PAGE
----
REVIEW: ELBOW AT THE HORDERN PAVILLION

March 28, 2012, 9:49 pm Nicola Heath Yahoo!7 Music

Our Yahoo!7 Music reviewer, Nicola heath, saw Manchester indie band Elbow perform at Sydney's Hordern Pavillion.

Rating:

Elbow at the Hordern Pavilion. Credit: Getty Images.

After 18 years or so years of quietly plodding along, global success finally came to Manchester indie outfit Elbow in 2008 when the quintet won the UK's Mercury Prize with their album 'The Seldom Seen Kid'.

Elbow made the transition from critics' yearly top ten lists to festival favourites (the Manchester lads nearly stole the show at last year's Glastonbury) with remarkable ease, and it's no surprise that the Hordern Pavilion is filled tonight with a slightly older and mostly English crowd.

Elbow at the Hordern Pavilion. Credit: Getty Images.

He may look more like a portly publican than the frontman of a band that fills stadia, but there's nothing incongruous about Guy Garvey's natural flair for the stage. It's clear from early on he's infinitely charismatic; his quips and friendly banter, which always threaten to digress into long-winded tangents, punctuate each song. He's a generous performer who loves his job.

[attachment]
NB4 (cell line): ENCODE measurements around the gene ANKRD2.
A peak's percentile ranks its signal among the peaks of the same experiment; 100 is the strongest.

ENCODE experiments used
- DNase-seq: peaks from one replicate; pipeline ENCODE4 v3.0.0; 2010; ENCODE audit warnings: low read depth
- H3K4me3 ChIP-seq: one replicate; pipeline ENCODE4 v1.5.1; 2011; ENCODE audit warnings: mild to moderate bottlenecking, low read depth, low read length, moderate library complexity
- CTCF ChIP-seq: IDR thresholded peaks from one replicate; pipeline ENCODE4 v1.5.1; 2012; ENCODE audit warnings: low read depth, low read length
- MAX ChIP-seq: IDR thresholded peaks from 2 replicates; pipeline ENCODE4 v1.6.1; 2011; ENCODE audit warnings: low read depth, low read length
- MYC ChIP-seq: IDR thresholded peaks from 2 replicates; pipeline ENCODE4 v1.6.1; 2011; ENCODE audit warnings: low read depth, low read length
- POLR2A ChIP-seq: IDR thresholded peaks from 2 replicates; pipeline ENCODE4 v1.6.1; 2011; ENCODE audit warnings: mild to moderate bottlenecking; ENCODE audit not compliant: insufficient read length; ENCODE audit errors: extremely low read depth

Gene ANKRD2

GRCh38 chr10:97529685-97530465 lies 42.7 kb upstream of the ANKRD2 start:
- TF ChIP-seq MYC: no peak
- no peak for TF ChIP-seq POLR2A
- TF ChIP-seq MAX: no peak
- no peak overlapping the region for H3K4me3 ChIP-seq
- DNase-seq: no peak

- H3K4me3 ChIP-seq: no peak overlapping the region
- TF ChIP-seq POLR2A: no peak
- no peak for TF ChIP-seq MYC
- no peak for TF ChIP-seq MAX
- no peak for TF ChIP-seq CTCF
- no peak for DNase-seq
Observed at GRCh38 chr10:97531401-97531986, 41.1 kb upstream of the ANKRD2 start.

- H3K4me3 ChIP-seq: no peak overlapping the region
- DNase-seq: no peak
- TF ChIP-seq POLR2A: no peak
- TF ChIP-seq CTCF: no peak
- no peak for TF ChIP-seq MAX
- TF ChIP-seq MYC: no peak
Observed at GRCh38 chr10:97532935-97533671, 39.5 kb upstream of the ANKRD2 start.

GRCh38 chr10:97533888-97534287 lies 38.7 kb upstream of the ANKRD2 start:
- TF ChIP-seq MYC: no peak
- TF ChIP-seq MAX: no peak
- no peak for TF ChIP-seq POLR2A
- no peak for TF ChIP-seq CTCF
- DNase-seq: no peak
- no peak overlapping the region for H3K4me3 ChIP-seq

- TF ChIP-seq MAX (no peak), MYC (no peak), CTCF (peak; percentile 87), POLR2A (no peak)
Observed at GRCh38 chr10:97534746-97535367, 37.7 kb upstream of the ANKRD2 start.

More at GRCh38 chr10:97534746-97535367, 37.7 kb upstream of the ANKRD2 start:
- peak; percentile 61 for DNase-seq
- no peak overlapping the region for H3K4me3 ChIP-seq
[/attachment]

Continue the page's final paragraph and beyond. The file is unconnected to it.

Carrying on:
With a flair for making poetry out of the prosaic, Garvey sings of "sleeping through the day" and "kissing like we invented it" in the percussive tune 'Mirrorball', of "marriage and an orange grove" in 'Open Arms', and youth and the poignancy of passing time in the elegiac 'Build a Rocket, Boys!'.

Much of Elbow's back catalogue is infused with melancholy. Garvey dedicates 'The Night Will Always Win' to a friend in Manchester who recently passed away. The song, Garvey declares, is about missing someone who you'll never see again, and the crowd is fixed in silence until the song's end.

The opening bars of 'Grounds for Divorce', the first single from 'The Seldom Seen Kid', herald a high point of the set. After a good five minutes of thorough coaching we're ready for the song's rousing call-and-response which we sing with gusto. 'Grounds for Divorce' is a fine foray into bluesy rock, with crunching guitars and boozey lyrics.

'Weather to Fly', another crowd favourite is, Garvey tells us, the only song they've written about themselves, and the bandmates crowd around the piano to toast their 22-year history.

The show finishes with 'One Day Like This', a near perfect pop song that swells and soars into an unforgettable sing-along. The song that put Elbow firmly in the spotlight, with its strings and transcendental chorus, 'One Day Like This', is a hymn for the modern day.